well I can reply as an alienated adult child who believed I was an estranged adult child for many years and struggled with it immensely. It wasn’t until I understood that the estrangement was caused by alienation that I really began to tackle the issue personally and as a result of course that led me into professionally being able to see the difference much more clearly.

As far as I am concerned once an alienated child always at risk of being alienated again and once an alienated child, always left with the legacy of alienation. Psychological splitting, which is the underlying pathology in alienation causes immense struggles with perspective, sense of self, lack of esteem ability to hold ambivalence and more.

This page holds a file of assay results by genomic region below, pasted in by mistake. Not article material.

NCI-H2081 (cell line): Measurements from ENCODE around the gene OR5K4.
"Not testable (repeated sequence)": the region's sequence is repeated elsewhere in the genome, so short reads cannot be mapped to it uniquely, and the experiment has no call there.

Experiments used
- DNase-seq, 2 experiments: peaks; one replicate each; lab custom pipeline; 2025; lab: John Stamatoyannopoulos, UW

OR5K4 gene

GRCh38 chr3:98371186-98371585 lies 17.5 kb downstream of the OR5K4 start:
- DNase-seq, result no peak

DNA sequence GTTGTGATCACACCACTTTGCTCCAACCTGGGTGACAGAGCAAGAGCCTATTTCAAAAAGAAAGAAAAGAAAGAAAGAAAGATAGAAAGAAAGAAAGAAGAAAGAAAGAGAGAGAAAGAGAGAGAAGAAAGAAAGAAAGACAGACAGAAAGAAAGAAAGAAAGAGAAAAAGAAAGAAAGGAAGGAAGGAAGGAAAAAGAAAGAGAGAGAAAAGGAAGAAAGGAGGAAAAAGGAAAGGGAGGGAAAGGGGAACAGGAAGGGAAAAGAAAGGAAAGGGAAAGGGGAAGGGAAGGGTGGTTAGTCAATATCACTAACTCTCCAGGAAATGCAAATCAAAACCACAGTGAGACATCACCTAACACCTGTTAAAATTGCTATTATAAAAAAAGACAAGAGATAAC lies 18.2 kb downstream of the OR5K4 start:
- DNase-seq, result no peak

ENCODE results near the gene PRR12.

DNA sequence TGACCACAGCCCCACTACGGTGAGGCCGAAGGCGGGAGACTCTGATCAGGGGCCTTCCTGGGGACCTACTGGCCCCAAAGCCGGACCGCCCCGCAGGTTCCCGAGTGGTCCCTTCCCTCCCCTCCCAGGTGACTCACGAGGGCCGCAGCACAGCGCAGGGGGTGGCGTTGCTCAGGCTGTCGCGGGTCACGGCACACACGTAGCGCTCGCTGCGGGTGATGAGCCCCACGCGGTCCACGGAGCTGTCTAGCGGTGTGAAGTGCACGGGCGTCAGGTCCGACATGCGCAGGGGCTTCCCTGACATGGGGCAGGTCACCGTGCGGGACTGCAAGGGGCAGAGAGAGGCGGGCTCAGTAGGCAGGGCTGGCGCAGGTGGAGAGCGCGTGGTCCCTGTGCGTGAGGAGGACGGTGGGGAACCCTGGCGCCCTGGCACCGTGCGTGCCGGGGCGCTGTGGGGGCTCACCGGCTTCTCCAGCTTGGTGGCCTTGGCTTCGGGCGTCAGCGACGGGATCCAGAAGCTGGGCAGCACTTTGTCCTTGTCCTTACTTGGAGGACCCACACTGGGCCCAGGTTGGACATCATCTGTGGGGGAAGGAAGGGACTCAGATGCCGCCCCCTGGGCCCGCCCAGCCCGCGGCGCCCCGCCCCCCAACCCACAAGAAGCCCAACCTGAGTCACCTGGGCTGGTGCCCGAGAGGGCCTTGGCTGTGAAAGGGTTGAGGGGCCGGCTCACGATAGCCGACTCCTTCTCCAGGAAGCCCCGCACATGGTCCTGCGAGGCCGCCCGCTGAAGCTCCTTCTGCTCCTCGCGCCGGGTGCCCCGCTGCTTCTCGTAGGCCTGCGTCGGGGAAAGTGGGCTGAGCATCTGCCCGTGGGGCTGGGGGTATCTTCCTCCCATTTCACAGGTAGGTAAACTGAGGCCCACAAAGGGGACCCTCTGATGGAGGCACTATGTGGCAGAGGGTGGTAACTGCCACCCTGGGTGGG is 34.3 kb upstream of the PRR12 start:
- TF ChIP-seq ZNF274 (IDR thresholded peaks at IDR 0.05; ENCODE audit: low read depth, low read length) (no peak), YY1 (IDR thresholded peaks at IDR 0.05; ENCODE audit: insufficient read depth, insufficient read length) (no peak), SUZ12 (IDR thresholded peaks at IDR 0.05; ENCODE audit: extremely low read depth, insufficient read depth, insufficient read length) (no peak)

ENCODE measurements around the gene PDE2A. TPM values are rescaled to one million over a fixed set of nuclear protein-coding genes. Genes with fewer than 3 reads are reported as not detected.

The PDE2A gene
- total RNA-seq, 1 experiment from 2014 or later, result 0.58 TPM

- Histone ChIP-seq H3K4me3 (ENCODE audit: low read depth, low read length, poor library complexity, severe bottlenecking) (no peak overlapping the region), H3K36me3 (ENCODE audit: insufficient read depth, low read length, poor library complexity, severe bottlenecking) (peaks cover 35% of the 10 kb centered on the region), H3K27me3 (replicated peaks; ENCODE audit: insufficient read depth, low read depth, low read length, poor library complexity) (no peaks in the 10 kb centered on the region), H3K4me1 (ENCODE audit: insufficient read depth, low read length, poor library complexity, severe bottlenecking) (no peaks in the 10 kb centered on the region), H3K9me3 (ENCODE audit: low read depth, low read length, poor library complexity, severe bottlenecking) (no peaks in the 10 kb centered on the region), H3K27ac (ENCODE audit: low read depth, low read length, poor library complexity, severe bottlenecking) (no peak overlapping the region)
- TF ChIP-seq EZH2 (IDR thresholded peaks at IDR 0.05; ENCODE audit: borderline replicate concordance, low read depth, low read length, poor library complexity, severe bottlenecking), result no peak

Therefore, a child who is alienated remains alienated beyond the age of 18 and until the alienation is tackled as alienation and that part is properly recognised and acknowledged, alienation reaction remains a risk.

An alienated adult child has a lifetime of recovery to undergo. As the once targeted parent if you are back in relationshiop with your adult child keep that in mind at all times. Alienated adult children find it very very hard to stay focused and balanced, their perspective is poor and they are at risk of alignments and rejection all the time and have to work very very hard not to react in an alienated manner.

Estrangement is when someone does something hurtful and is rigid in their blame of other people, alienation is when a third party acts to encourage or make estrangement happen (which is sometimes expedited by the reactions of the targeted parent who acts unconsciously).